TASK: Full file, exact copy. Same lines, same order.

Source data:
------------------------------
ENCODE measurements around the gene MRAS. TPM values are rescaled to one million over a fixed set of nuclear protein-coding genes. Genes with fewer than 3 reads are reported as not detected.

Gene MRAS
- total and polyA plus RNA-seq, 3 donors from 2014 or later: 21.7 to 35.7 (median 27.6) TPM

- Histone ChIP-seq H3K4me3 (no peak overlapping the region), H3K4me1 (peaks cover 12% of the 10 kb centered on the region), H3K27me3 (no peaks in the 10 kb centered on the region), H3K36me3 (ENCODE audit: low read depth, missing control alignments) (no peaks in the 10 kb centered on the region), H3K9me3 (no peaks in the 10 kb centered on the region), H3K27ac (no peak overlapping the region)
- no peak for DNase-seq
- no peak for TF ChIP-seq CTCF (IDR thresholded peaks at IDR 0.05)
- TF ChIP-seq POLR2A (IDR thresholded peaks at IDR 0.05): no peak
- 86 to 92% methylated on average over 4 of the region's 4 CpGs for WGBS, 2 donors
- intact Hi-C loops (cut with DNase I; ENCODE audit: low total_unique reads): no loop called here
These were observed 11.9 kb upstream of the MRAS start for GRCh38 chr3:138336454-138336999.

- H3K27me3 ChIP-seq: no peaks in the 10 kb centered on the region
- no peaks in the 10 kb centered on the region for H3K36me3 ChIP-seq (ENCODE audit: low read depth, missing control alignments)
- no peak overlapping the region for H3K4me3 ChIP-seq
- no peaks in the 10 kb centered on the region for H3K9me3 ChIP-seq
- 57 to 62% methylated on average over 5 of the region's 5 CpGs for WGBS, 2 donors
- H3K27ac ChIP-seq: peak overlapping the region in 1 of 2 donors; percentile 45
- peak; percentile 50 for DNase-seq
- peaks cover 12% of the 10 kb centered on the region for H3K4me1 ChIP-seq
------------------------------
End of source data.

ENCODE measurements around the gene MRAS. TPM values are rescaled to one million over a fixed set of nuclear protein-coding genes. Genes with fewer than 3 reads are reported as not detected.

Gene MRAS
- total and polyA plus RNA-seq, 3 donors from 2014 or later: 21.7 to 35.7 (median 27.6) TPM

- Histone ChIP-seq H3K4me3 (no peak overlapping the region), H3K4me1 (peaks cover 12% of the 10 kb centered on the region), H3K27me3 (no peaks in the 10 kb centered on the region), H3K36me3 (ENCODE audit: low read depth, missing control alignments) (no peaks in the 10 kb centered on the region), H3K9me3 (no peaks in the 10 kb centered on the region), H3K27ac (no peak overlapping the region)
- no peak for DNase-seq
- no peak for TF ChIP-seq CTCF (IDR thresholded peaks at IDR 0.05)
- TF ChIP-seq POLR2A (IDR thresholded peaks at IDR 0.05): no peak
- 86 to 92% methylated on average over 4 of the region's 4 CpGs for WGBS, 2 donors
- intact Hi-C loops (cut with DNase I; ENCODE audit: low total_unique reads): no loop called here
These were observed 11.9 kb upstream of the MRAS start for GRCh38 chr3:138336454-138336999.

- H3K27me3 ChIP-seq: no peaks in the 10 kb centered on the region
- no peaks in the 10 kb centered on the region for H3K36me3 ChIP-seq (ENCODE audit: low read depth, missing control alignments)
- no peak overlapping the region for H3K4me3 ChIP-seq
- no peaks in the 10 kb centered on the region for H3K9me3 ChIP-seq
- 57 to 62% methylated on average over 5 of the region's 5 CpGs for WGBS, 2 donors
- H3K27ac ChIP-seq: peak overlapping the region in 1 of 2 donors; percentile 45
- peak; percentile 50 for DNase-seq
- peaks cover 12% of the 10 kb centered on the region for H3K4me1 ChIP-seq